Oral, Chairs: M. Drake, A. Hendrix, Tuesday, November 27, 2001, 11:10am-12:30pm, Regency GH

[Previous] | [Session 4] | [Next]

*R.M. Killen (Southwest Research Institute)*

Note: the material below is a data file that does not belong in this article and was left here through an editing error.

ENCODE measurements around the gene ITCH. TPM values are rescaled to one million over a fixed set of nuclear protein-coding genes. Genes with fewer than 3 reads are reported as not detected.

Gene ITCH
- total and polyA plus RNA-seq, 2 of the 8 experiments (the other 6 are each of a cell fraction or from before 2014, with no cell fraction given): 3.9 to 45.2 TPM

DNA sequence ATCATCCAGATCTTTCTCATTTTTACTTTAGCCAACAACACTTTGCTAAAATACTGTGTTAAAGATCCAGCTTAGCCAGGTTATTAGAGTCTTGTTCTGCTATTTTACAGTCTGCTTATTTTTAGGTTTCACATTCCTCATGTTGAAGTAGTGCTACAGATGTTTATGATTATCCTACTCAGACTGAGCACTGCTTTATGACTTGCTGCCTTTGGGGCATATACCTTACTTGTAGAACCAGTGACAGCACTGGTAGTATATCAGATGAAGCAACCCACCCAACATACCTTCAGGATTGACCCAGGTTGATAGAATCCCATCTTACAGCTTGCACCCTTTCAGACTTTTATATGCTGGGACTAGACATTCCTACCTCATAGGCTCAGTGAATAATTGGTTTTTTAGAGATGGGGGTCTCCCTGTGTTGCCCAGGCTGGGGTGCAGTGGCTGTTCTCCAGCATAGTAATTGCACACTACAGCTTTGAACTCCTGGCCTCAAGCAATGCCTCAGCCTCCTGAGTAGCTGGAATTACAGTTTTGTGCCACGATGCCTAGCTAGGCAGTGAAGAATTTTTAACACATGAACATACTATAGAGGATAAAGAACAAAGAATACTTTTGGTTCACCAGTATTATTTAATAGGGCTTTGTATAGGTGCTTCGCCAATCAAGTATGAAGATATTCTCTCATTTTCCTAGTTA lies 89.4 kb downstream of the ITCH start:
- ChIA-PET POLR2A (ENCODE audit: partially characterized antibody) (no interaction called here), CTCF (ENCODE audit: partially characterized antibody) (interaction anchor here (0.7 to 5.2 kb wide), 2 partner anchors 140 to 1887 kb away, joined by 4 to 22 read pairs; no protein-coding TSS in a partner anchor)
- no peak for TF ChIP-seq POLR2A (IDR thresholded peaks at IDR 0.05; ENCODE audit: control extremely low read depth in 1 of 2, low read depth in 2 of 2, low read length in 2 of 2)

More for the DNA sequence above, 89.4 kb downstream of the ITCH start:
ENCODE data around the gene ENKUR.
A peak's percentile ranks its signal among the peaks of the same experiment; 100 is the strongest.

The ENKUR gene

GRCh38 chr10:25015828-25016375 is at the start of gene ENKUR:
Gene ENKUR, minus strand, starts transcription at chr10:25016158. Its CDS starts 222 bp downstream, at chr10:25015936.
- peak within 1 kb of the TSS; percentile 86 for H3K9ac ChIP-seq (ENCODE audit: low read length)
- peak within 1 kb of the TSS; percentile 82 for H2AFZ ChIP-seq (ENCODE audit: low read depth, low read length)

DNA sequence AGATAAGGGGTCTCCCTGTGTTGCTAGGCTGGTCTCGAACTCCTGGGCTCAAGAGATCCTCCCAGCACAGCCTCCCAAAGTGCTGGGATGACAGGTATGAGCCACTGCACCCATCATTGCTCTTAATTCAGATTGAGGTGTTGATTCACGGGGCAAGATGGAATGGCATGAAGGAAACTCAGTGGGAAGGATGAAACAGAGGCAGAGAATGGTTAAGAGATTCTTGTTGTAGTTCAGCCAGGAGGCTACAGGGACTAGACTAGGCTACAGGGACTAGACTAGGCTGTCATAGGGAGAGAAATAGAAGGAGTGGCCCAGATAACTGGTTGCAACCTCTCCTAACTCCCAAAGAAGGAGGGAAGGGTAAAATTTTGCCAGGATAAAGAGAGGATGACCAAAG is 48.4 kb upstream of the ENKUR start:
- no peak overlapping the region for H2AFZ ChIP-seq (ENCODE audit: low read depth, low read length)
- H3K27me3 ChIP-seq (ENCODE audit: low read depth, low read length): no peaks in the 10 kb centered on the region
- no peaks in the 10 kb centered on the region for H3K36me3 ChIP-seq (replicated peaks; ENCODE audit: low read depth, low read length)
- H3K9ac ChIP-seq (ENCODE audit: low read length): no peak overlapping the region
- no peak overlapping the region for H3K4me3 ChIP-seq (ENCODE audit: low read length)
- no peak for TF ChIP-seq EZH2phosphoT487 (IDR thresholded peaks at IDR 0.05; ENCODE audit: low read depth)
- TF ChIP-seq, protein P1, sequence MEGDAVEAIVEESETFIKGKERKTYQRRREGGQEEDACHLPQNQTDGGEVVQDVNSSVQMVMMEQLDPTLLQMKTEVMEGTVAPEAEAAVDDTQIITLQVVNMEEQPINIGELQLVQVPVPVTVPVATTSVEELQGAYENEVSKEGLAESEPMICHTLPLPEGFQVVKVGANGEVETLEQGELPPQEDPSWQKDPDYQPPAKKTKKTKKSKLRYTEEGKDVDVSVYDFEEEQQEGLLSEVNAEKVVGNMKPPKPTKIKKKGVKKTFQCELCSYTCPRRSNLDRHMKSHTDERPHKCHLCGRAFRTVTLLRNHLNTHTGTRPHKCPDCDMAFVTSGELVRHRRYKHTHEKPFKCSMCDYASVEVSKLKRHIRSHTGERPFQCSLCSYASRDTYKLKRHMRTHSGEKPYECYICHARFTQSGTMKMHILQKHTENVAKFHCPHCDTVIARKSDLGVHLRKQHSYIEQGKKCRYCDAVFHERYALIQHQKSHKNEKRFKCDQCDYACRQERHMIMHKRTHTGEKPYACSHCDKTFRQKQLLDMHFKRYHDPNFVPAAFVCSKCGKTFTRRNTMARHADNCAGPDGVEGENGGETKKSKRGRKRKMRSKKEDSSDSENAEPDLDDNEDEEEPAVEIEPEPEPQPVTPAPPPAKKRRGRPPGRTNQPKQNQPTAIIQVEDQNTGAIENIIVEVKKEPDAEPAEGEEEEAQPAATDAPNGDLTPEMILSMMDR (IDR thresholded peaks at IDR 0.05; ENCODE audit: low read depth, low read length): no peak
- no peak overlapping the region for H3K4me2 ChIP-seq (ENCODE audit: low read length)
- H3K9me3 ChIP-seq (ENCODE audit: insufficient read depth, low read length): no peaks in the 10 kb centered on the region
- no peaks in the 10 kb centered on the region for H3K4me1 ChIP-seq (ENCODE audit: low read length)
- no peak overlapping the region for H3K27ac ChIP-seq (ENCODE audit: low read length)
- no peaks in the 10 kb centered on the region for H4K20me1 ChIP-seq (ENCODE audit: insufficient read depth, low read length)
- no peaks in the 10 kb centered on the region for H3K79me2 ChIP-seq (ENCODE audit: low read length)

40Ar in the atmospheres of the planets is a measure of potassium abundance in the interiors since 40Ar is a product of radiogenic decay of 40K by electron capture with the subsequent emission of a 1.46 eV g-ray. Although the 40Ar in the earth's atmosphere is expected to have accumulated since the late bombardment, 40Ar in the atmospheres of Mercury and the Moon is eroded quickly by photoionization and electron impact ionization. Thus, the argon content in the exospheres of the Moon and Mercury is representative of current effusion rather than accumulation over the lifetime of the planet. We reconsider the source and loss processes for the argon atmospheres of Mercury and the Moon in order to investigate what these atmospheres tell us about the structure and composition of the megaregolith. Argon is especially important because it does not engage in chemistry. In order to interpret measurements of argon in Mercury's atmosphere, we must have a model including sources from the interior and loss from the atmosphere. Our model was trained on the moon, where in-situ measurements are available from instruments left on the surface by the Apollo 17 astronauts. First we consider production of 40Ar from K, and its diffusion to the surface. We assume fractal distributions of distances to a connected pore space. We first solve the diffusion equations for radiogenic argon and train the solutions to predict the average lunar atmosphere. Then we use these solutions with the appropriate boundary conditions for Mercury. In order to determine what "rock" size distribution is required to produce a given atmosphere by diffusion, we used the equations for diffusion of argon through uniform spheres of radius, a, with diffusion coefficient, D, for a time, t (Mussett, 1969). The effective rock size may be smaller than the actual rock size since the effective radius may be the minimum distance to a rock defect or dislocation. Once the argon has diffused out of the crystalline rock and into a pore space, the effusion to the surface is by Knudsen flow. We conclude that the argon atmospheres of Mercury and the Moon can be supplied by current effusion from the upper few kilometers but the models are not unique. Either the grain sizes are small, similar to those at the surface, and pore space remains open to great depth, or contributing rock sizes are large. We consider the second scenario the more likely.